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There needs to be a comprehensive review of all these allowances. Do we need all of them? Would one smaller annual allowance not suffice? What damage are they inflicting on people’s retirement plans? Is there not a better way?

Assuming at some stage the government can lift its mind from Brexit, I would urge it to look at a system which is not working in the interests of consumers and needs to be sorted as soon as possible.

Malcolm McLean is senior consultant at Barnett Waddingham

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Comments

There are 6 comments at the moment, we would love to hear your opinion too.

  1. Malcolm,

    I really experts such as yourself would not keep parroting the line that pension tax relief costs the government X amount of money.

    Pension tax relief costs the government absolutely nothing for the following reasons which people seem to have lost sight of.

    1.) The government has no money of it’s own, it’s OUR money they are spending. So how can the government “give” us anything, when it’s our money in the first place…?
    2.) Tax relief is not giving money back, it’s simply about not taking as much in certain areas in the first place.

  2. It can also be treated as deferred taxation as after the 25% (TFC or what ever you wish to call it now)there is a tax liability in withdrawals, and then it is our job to arrange this in the most suitable tax efficient way for our clients

    • Yes,of course, Clive it could be construed as deferred taxation but it is not always a straight swop. Many workers in the higher rate tax bracket get tax-relief on their contributions at the 40% rate but only pay at 20% on their pension income after finishing work.

      But on this and Duncan’s point (on which I don’t disagree) the article was not really about the costs involved, rather the confusion being caused by now having four allowances, the overlaps between them and the damage they can cause for pension planning – especially the MPAA.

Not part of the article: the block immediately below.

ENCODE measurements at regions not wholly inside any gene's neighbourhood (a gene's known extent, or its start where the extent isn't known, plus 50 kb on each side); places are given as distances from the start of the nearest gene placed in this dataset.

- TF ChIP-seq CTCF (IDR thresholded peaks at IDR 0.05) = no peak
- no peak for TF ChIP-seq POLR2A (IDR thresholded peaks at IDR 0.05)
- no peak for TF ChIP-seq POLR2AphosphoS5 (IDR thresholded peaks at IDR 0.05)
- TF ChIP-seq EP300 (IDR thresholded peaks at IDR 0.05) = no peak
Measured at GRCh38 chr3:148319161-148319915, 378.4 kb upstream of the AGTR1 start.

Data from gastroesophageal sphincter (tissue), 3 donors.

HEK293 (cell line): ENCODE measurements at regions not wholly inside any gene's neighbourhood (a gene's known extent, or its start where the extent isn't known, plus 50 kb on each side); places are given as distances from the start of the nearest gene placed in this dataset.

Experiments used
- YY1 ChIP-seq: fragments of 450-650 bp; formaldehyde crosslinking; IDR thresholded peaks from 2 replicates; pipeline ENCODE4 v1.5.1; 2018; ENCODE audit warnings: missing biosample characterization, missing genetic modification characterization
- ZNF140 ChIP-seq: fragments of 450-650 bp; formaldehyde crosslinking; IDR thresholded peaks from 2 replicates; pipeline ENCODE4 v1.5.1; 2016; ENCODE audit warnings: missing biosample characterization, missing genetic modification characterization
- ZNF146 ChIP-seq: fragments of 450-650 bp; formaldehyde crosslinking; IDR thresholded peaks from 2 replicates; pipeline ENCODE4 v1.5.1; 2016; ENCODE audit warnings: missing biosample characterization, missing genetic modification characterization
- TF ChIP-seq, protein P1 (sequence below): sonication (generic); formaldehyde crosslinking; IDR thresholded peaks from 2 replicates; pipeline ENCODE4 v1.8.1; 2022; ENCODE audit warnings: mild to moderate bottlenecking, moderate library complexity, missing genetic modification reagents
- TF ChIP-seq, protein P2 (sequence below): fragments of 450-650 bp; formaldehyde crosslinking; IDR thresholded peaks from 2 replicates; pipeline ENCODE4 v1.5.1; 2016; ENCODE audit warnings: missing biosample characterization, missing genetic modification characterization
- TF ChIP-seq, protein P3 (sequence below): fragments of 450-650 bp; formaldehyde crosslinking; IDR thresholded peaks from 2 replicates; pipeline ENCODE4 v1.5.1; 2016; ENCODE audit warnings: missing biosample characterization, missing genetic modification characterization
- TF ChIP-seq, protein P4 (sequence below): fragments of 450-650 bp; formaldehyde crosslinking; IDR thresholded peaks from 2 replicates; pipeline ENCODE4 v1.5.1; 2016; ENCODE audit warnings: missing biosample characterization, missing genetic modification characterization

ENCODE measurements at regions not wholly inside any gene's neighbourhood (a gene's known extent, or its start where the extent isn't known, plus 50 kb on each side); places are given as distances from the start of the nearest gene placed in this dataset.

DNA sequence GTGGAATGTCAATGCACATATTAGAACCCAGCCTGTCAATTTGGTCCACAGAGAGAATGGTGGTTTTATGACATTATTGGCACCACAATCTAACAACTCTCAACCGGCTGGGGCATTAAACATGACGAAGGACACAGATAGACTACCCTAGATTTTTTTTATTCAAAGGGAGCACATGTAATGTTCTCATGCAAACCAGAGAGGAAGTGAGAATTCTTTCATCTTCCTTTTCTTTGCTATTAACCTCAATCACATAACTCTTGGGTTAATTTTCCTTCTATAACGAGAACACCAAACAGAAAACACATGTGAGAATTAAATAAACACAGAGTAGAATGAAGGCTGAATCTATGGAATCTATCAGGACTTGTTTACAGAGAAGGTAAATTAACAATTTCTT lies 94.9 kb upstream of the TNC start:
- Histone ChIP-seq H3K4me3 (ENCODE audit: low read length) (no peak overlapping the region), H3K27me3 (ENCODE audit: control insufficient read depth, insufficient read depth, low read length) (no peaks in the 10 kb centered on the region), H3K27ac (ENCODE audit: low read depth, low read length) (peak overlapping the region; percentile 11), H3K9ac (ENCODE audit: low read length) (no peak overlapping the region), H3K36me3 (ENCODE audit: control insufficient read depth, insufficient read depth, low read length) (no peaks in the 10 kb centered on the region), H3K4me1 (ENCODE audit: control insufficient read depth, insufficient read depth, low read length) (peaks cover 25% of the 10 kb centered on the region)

• I do not disagree on the allowances Malcolm, especially when you consider how the government are always on at people to save more.

        Whilst I think there is some justification in having an LTA, the AA is simply hopelessly complicated, especially when it comes to tapering and the chances of any client who isn’t well informed on it understanding what they do/do not need to do is nil.

        I regularly run seminars for state sector workers who have literally no clue that they have broken the AA this year and frequently in preceding years and with the tapered AA, their only real option is to pay someone to work it all out for them every year so they know what they need to do.

  3. The most pernicious limit is the LTA (so start by removing that), followed by the tapered input allowance for high earners.

    The MPAA was designed to restrict TFC recycling and is, perhaps, difficult to challenge, though a better measure might have been to ban any TFC allowance in respect of benefits accrued from all contributions made after the first TFC withdrawal.

  4. I’m not sure where your get the £24bn cost for employee contributions. You seem to acknowledge in comments that deferred taxation applies although not full recovery.

    I can’t accept the £17bn relief on employer contributions. This arises as a result of pension contributions being a business expense in the same way as salaries. Are you claiming businesses save billions by paying salaries? It’s all employee remuneration.

    Having said that, I do agree that tax relief should be simplified. We tried that not so long ago. As I recall, the consultation lasted longer than the legislation.

    On Duncan’s point, unless you have an arrangement with HMRC that paying tax is voluntary, tax relief is exactly the same as the Government making a payment. Of course it is all taxpayers’ money but the the Government are responsible for distributing it.